So you don’t have a 50-year investment horizon? Few of us do. How about a ten-year horizon? In any ten-year period from 1958 to 2007, small cap value had much better investment results than a “safe” CD. (See Table below. Green = best result in the given ten years; red = worst.)

Table: How would $1 investment become?

    10 year periods Small Cap Growth Small Cap Value Large Cap Growth Large Cap Value CD
    1958-1967 $5.64 $8.02 $3.22 $5.39 $1.36
    1968-1977 $0.97 $2.66 $1.2 $2.64 $1.75
    1978-1987 $3.38 $7.84 $3.52 $4.96 $2.41
    1988-1997 $2.87 $6.47 $5.38 $5.13 $1.7
    1998-2007 $1.53 $3.47 $1.77 $2.36 $1.42
    Annual volatility 28.23% 24.05% 17.67% 18.54% 1.7%

Safety paradox

Even though a FDIC guaranteed CD is perceived to be safe, over time, inflation eats away at returns. For the long-term investor – and by that we mean you – small cap value is less risky.

Why do few investors put their long-term investment in small cap value? And, when the going gets rough, why do many small-cap-value investors switch their money to CDs?

Here’s why, small cap value is highly volatile (See last row of Table) and volatility makes us anxious and jumbles our judgments.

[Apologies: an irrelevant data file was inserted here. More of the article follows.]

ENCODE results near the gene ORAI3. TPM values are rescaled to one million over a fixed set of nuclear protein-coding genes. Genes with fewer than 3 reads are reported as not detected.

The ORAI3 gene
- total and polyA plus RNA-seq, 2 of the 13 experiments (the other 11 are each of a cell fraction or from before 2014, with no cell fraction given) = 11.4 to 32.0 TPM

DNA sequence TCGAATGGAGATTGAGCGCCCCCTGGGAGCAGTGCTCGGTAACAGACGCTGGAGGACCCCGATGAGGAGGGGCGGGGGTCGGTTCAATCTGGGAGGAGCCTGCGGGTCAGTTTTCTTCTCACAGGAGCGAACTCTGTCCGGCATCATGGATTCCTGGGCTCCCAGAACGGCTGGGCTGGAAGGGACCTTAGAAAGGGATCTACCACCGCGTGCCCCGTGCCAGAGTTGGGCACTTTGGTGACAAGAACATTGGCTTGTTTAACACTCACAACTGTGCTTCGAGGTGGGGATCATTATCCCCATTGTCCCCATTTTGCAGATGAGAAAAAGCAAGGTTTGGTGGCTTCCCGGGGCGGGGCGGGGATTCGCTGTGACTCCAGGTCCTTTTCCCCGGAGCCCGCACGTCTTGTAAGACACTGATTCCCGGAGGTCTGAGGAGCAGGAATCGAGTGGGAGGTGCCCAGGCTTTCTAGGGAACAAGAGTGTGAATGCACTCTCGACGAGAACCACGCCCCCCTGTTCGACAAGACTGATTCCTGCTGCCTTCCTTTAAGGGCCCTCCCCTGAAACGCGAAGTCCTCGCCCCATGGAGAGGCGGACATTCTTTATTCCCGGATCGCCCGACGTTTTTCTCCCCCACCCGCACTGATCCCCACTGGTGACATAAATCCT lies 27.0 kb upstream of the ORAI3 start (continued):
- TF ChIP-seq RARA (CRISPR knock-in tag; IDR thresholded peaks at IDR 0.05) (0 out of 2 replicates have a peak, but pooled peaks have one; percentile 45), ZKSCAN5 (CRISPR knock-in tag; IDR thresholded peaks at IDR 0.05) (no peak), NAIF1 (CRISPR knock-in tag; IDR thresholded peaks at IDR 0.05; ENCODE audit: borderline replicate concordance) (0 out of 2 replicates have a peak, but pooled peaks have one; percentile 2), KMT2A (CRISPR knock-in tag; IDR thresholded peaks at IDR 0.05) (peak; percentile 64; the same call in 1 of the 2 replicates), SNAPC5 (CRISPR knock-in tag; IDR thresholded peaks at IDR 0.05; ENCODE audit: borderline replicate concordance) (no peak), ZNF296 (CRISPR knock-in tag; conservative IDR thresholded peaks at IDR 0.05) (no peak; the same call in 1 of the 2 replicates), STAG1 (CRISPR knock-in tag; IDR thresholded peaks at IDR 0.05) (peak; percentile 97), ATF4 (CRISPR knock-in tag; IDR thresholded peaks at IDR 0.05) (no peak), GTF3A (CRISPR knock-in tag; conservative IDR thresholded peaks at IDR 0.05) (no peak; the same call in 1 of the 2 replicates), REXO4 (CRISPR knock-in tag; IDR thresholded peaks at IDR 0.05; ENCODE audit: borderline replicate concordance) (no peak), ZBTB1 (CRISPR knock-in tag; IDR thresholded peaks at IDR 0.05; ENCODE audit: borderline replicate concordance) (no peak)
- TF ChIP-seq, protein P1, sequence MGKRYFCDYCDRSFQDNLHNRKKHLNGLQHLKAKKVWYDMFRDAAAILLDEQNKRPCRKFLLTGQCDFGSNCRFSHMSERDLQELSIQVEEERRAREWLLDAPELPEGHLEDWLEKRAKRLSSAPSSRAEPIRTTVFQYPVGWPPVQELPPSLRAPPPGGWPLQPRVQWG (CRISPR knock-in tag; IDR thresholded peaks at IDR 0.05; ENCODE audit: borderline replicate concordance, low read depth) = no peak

Volatility does not measure risk.” -Warren Buffet

Volatility becomes risk only when the investor can’t stand it anymore, and abandons an otherwise safe long-term investment. Typically, volatility is highest and its impact most painful when the market reaches bottom. Not surprisingly, many investors bail out at the worst possible time.

Upon learning that he had to sail by the Sirens – the creatures whose beautiful songs could lure him to jump to his death – Odysseus asked his sailors to tie him to a mast. What mast do you tie yourself to?

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Portfolio review – uncover problems, avoid losses.

Volatility does not measure risk. The problem is that the people who have written and taught about risk do not know how to measure risk. Beta is nice because it is mathematical, it is easy to calculate and it is wrong – past volatility does not determine the risk of investing. In early 1980s, farmland that had gone for 2,000 an acre, went for $600 an acre. Beta shot up. I was apparently buying a riskier asset at $600 than at $2,000. Real estate not frequently traded. Stocks give you the ability to measure this volatility nonsense.

Because people who teach finance use the mathematics that they have learned, they translate volatility into all types of measures of risks — it’s nonsense. Risk comes from the nature of certain types of business, and from not knowing what you’re doing. If you understand the economics of the business that you’re engaged in and you trust the people you are partnering with, you’re not running significant risk.

Volatility as risk has been very useful for those who teach, never useful for us.

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Author

Michael Zhuang is principal of MZ Capital, a fee-only independent advisory firm based in Washington, DC.

Twitter: @mzhuang